Reading with Toddlers

One of the things I looked forward to most about becoming a parent was being able to share books with my child. In my imagination it was a lot more rosy that reality (isn’t that the case for about 98% of parenting?!) with my gorgeous little cherub all tucked up in bed as I read my way through the classics I had heard and loved as a child. The reality looks a bit more like this:

Me – Reads two lines

Toddler – ‘Mummy, look at this dinosaur! Rahhhh he’s going to eat you!’

Me – Wrestle toddler off my neck and to the floor. ‘Sit down now, it’s story time’.

Read another two lines.

Me – ‘what are you doing?’

Toddler – ‘Running! Arrrghhh!’

And so it goes on. But every few moments, when I really do feel like I am reading to the walls my little boy will turn to me to comment on something I have just read, suddenly he wants to know, what was that bang that Piglet heard? Oh no, has he really popped the balloon? Sometimes he might ask me a question or, even better, will crawl over and sit in my lap to get a closer look at the book in my hands engrossed fully for a moment in the world that I am creating for him.

Perhaps I should be stricter and have him sit with me ‘properly’ but I want him to love books. I want him to be drawn into them in his own time and in his own way. I want him to come to story time with expectation and excitement not dread of being forced to sit when all he wants to do is fling his little body around the room – and listen to the story too, in his own way.

I’m certainly not an advert for what you should and shouldn’t do with your kids and how things like story time ought to go but I have found that opening up some longer books (we have just finished Winnie the Pooh and the House at Pooh Corner, and have now moved on to Return to Hundred Acre Wood) has not only added more words to my son’s every expanding vocabulary but has also allowed us to connect in a really special way.

I work full time so I’m not always home at bedtime but when I am it is a thing of excitement because only I can do Eeyore’s voice in the way he likes it or as he puts it ‘only Mummy knows the words’. It doesn’t look perfect, in fact half the time it looks like a chaotic mess but the more time I put in the more I am realising the benefits of going beyond a couple of picture books before bed into reading bigger books and for longer each night with my toddler.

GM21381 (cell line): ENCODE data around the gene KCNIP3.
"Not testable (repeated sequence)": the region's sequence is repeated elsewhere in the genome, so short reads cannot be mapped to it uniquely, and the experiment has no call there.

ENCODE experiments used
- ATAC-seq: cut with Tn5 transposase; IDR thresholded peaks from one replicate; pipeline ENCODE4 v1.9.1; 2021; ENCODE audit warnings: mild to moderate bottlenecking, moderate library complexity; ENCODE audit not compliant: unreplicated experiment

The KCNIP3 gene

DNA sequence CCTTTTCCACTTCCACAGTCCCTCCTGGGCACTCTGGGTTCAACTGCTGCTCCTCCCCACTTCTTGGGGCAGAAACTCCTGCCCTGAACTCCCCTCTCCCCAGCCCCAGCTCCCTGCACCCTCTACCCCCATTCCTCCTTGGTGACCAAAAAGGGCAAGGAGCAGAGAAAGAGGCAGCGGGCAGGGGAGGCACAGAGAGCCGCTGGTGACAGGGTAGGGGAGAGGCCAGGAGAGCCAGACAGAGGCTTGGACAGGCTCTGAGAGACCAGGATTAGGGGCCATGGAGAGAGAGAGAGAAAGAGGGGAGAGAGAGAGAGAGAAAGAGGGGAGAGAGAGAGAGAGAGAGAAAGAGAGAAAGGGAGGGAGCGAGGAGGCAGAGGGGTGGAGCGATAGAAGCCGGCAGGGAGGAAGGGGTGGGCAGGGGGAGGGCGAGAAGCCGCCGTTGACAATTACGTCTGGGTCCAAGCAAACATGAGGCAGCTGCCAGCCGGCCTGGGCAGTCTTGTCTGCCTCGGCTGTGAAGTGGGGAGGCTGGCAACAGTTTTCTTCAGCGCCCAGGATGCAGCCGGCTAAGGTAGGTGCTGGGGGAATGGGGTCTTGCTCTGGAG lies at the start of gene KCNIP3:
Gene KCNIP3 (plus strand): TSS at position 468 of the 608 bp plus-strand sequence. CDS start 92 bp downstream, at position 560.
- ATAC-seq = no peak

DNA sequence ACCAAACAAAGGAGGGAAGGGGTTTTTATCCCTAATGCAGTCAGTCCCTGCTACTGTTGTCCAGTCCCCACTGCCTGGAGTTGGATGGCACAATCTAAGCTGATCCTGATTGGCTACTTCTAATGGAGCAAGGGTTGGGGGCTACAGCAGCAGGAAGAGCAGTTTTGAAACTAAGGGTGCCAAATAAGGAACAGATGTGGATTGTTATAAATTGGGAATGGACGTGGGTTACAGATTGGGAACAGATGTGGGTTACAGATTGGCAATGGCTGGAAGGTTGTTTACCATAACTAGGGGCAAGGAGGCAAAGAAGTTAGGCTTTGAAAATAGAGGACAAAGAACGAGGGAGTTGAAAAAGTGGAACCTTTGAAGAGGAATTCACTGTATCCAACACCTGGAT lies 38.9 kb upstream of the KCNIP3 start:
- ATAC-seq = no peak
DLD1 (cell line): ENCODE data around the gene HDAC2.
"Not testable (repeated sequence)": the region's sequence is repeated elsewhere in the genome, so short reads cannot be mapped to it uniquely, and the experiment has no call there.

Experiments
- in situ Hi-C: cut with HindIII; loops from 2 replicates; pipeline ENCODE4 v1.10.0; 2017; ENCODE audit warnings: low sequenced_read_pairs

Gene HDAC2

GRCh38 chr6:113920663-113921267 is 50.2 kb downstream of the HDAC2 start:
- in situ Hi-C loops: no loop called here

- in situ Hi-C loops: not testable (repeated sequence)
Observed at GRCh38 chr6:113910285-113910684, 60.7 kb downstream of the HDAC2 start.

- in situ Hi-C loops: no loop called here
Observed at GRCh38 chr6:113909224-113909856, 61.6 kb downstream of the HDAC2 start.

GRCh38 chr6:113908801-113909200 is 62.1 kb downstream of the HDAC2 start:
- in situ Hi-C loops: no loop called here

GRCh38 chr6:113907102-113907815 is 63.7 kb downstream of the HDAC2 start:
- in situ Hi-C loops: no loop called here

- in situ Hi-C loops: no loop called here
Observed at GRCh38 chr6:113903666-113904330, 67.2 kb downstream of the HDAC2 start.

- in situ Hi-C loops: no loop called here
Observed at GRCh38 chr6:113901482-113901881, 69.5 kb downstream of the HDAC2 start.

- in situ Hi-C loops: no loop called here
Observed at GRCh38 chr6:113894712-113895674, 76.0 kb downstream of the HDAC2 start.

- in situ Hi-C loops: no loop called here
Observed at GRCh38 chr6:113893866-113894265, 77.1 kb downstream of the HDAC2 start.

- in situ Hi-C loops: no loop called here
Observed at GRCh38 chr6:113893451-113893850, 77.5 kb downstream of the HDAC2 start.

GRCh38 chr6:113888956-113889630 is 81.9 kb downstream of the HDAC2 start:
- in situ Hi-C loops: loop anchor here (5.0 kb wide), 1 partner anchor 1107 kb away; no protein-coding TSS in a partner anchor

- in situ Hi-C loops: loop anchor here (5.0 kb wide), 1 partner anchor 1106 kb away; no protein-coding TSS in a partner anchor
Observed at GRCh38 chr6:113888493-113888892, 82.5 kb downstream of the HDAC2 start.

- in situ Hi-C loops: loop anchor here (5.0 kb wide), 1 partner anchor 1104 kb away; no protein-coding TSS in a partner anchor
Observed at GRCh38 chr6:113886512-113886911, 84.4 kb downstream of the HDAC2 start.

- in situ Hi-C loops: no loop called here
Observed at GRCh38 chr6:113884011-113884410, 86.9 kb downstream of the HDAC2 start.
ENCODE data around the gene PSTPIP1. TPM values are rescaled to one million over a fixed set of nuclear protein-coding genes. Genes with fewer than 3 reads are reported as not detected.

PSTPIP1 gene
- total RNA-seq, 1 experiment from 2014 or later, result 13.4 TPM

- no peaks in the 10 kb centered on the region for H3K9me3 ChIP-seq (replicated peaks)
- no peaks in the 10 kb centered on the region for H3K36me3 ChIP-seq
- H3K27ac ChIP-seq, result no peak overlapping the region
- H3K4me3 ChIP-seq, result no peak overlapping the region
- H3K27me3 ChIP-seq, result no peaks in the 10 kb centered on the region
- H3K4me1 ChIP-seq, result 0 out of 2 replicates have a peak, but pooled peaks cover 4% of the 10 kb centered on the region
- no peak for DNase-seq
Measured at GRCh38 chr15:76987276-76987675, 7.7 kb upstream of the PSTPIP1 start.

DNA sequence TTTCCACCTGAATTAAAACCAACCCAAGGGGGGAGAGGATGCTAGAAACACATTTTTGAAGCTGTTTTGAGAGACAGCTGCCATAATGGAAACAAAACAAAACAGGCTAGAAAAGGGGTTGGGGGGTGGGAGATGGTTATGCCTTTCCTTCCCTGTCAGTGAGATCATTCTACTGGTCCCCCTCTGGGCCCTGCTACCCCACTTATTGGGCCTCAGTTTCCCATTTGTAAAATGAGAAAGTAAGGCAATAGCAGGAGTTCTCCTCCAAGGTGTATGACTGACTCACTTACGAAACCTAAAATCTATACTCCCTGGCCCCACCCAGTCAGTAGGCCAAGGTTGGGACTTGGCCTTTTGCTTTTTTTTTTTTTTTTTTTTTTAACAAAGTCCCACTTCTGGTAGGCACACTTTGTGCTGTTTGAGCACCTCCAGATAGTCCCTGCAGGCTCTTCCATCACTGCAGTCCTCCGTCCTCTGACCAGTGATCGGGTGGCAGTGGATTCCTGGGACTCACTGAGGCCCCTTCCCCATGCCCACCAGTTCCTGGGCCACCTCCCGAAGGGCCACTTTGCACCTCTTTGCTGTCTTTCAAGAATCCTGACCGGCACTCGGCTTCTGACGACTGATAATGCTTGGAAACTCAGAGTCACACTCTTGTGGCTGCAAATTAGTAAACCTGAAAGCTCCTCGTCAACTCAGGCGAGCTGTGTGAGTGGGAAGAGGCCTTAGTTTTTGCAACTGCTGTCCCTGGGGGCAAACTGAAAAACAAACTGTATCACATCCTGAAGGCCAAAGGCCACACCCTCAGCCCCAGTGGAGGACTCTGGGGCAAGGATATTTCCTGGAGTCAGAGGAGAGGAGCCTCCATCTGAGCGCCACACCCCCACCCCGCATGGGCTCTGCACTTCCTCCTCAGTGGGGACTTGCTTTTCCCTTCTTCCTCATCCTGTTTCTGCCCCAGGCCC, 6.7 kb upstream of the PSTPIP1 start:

The toddler mind is an extraordinary thing and we have talked about all kinds of things in the course of our half an hour of reading (while he performs ever more daring feats of gymnastics around his room!). We’ve poured together over the map of the Hundred Acre Wood, finding Pooh’s house and Piglet’s House and all the rest of the gang. But most of all we’ve been together, exploring that world. We’ve been through the Hundred Acre Wood as a pair, Mummy and Son.

I’ve been really inspired to put the time into reading by the book The Enchanted Hour by Meghan Cox Gordon. She charts the many and varied benefits of reading aloud to children for their brains, their developing vocabulary and their emotional well being that is utterly compelling. But she also paints a magical picture of time spent reading with her children, of all the world’s they visit and adventures they go on together and the closeness brought about by reading aloud.

We’re a bit stuck in the Hundred Acre Wood at the moment with Eeyore’s Birthday on repeat (but as I learned from Meghan’s book this is all about the toddler’s desire for mastery!) but I am already excited to see where we might go next. I have some Roald Dahl and Alexander McCall Smith on standby as soon as the little man says he is ready for the next adventure.

So how about you? Have you tried reading longer books to your young children and do you still read to your older ones? Any recommendations of great books you’ve read to your children or that you remember from childhood as must reads for kids? I’d love to hear your suggestions!

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